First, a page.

Stanislav Kowalski replaced the cigarette between his lips, inhaling the smoke deeply. He held it in his lungs as long as he could, until dizzy from the nicotine, then exhaled slowly with pursed lips, forming smoke rings in the warm still air of the May evening. He didn’t know why he smoked, he just did. People said he should give up, but then what would he do when waiting on the used car lot, as he did now?
He looked down the road towards the edge of the woods, where an old water tower lurked high up in the trees. As always, when the light was fading he fancied it to resemble an alien creature, like the fearsome tripods in War of the Worlds, except this had four legs. Or the horrible tank-like creatures in Wyndham’s The Kraken Wakes, with their octopus-like inhabitants, which would emerge to capture people with their sticky tendrils. Then back inside the ‘tanks’ with multiple victims neatly rolled up in the tentacles for God knows what horrific fate. He shuddered as he remembered reading how two of the ‘octopuses’ latched onto the same woman, tearing her in half.
He was awoken from his nightmare reverie by the hoot of a vehicle’s horn. He hadn’t even noticed the small silver car pull up. He went over and a woman wound down the window.
“Do you have any trucks or vans?” she asked, without greeting. She was plain, about forty, with thick-lensed glasses and brown hair fastened in a pony tail. She wore no make up.
“Well, yes, we do. We’ve a couple in right now, a Ford Transit, and a Toyota Hilux, that’s a pickup truck.”
She got out of the car and sized him up. About thirty, unshaven, needing a hair cut, and she recoiled from the stench of cigarette smoke. His face was quite handsome though, she noticed. “OK, let’s have a look.”
He dropped his cigarette, stubbing it out with his foot, then led her through rows of cars, carefully spaced to give the illusion of more stock than they actually had, to the two vehicles in question. “What did you want it for?” he asked, then noticed her surprised glare. “If you don’t mind me asking?”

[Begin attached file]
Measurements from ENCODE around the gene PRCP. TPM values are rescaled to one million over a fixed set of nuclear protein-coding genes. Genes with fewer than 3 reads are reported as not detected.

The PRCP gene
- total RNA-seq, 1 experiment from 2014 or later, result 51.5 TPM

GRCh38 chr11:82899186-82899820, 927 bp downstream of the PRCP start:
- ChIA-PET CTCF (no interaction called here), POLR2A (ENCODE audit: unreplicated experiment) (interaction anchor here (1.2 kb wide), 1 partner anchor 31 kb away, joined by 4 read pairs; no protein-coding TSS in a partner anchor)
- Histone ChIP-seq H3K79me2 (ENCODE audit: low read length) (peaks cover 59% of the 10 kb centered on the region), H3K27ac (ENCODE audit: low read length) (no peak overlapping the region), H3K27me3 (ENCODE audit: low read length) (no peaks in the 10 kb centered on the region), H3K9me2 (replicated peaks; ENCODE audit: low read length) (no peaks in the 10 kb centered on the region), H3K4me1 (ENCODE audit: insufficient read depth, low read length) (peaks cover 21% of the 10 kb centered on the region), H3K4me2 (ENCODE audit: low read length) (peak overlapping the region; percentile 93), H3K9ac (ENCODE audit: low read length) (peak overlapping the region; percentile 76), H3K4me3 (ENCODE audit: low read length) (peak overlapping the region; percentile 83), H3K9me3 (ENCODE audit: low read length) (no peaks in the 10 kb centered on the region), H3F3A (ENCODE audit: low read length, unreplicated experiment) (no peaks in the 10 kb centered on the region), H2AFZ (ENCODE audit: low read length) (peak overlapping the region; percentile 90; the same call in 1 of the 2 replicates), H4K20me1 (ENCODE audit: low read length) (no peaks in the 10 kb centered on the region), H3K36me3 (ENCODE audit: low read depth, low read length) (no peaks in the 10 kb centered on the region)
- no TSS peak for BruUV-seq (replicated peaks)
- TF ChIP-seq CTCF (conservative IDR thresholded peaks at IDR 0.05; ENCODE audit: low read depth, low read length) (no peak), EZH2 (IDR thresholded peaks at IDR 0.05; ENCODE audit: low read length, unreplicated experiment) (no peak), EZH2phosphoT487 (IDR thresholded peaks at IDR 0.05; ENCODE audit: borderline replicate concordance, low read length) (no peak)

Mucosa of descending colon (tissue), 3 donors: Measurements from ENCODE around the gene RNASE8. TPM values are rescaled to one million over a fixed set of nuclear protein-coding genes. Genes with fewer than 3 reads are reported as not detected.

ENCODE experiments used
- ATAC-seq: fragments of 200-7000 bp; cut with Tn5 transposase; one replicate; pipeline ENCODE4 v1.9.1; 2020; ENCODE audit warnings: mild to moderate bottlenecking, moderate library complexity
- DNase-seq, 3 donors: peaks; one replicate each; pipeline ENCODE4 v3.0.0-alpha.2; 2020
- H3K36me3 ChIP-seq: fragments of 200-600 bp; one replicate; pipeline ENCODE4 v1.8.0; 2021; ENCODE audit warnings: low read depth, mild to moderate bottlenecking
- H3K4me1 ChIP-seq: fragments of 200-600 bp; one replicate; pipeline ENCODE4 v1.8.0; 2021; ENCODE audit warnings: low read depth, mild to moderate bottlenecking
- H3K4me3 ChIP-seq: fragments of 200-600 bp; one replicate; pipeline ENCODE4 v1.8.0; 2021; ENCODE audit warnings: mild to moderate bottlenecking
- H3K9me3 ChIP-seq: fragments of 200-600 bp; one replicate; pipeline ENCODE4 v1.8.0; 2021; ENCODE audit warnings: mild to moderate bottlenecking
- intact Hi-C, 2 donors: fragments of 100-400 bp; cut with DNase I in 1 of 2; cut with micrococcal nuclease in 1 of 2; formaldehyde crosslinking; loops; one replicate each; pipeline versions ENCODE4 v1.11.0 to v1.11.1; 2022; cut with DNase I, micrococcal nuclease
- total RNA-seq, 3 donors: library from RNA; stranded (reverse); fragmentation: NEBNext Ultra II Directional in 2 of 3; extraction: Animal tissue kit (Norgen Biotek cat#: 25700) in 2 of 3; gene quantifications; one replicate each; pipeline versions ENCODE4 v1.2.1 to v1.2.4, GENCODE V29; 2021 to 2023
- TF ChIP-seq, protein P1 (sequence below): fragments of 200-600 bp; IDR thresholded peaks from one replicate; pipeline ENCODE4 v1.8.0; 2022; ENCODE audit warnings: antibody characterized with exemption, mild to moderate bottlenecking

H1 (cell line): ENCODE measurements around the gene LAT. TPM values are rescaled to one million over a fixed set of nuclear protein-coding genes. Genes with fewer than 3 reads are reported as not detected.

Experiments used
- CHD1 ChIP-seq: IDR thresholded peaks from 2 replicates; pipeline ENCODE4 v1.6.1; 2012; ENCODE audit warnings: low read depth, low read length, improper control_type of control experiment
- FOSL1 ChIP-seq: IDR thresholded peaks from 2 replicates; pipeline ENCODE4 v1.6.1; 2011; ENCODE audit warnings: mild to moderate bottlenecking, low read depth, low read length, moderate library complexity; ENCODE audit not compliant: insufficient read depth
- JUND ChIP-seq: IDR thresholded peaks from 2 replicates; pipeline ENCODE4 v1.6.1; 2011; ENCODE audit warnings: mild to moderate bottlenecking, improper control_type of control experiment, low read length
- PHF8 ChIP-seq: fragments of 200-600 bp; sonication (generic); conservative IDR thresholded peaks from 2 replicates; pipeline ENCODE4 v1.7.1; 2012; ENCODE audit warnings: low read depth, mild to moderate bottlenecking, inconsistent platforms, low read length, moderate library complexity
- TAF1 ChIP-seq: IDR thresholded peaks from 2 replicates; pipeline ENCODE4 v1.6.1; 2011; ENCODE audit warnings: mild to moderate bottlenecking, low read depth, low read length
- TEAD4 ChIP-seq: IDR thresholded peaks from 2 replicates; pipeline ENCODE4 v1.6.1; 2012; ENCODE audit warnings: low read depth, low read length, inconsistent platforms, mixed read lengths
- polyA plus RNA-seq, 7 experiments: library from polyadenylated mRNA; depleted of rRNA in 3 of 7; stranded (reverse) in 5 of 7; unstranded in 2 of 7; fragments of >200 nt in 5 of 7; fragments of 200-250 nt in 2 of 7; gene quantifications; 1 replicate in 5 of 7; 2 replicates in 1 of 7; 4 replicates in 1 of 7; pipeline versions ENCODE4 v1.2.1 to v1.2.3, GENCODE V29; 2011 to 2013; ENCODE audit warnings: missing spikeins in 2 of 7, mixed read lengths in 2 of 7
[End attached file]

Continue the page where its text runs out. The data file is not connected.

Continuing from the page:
“Well, actually, it’s for moving hives, bee hives.”
“Oh, do you need to move many?”
She looked him up and down. “Twelve.” She gazed around the car lot, then gestured across the road, to the view over the vale. A panorama of neat green and brown fields with Haw Hill, in the foreground. “They say that hill’s a natural formation. Looks artificial to me. Like a burial mound.”
“They found some gold coins there, about ten years ago, just below the summit.”
To his surprise, she smiled, suddenly looking ten years younger.
“What’s your name?” she asked.
“It’s Stanislav. Er, people call me Stan.”
“Look, you probably don’t know, but hives are pretty heavy, I think the truck would be better.”
“Well, how often do you move them?” Ignoring his partner’s advice, he added, “I mean, it seems very expensive to buy a truck, when you could just rent one.”
Her eyes blinked rapidly several times behind the thick lenses. “Oh, not often, but I move them for other people too. Sometimes it’s to pollinate a special crop, other times it’s just to sell them. You have to move them three miles or more, or the little buggers’ll fly back to where their nest was. Like homing pigeons!” She laughed, a high-pitched, rippling sound. “That can cause problems!”’
He found himself smiling. “Back in Poland my uncle runs a bee-keeping museum. You know, hives, clothing, smokers, frames – that sort of thing. To be honest I was never really interested.”
She patted the side of the truck. “What can you do on the price?”
“Let’s go to the office, we can talk terms there,” said Stanislav. “What’s your name by the way?”
“It’s … Miss Dawson.” She started to follow him. “Bees are a lot more interesting than humans I always think.”
“They’re just insects that sting.”
She looked around at the vehicles. “Judging by your prices, you’ve got something in common then!”
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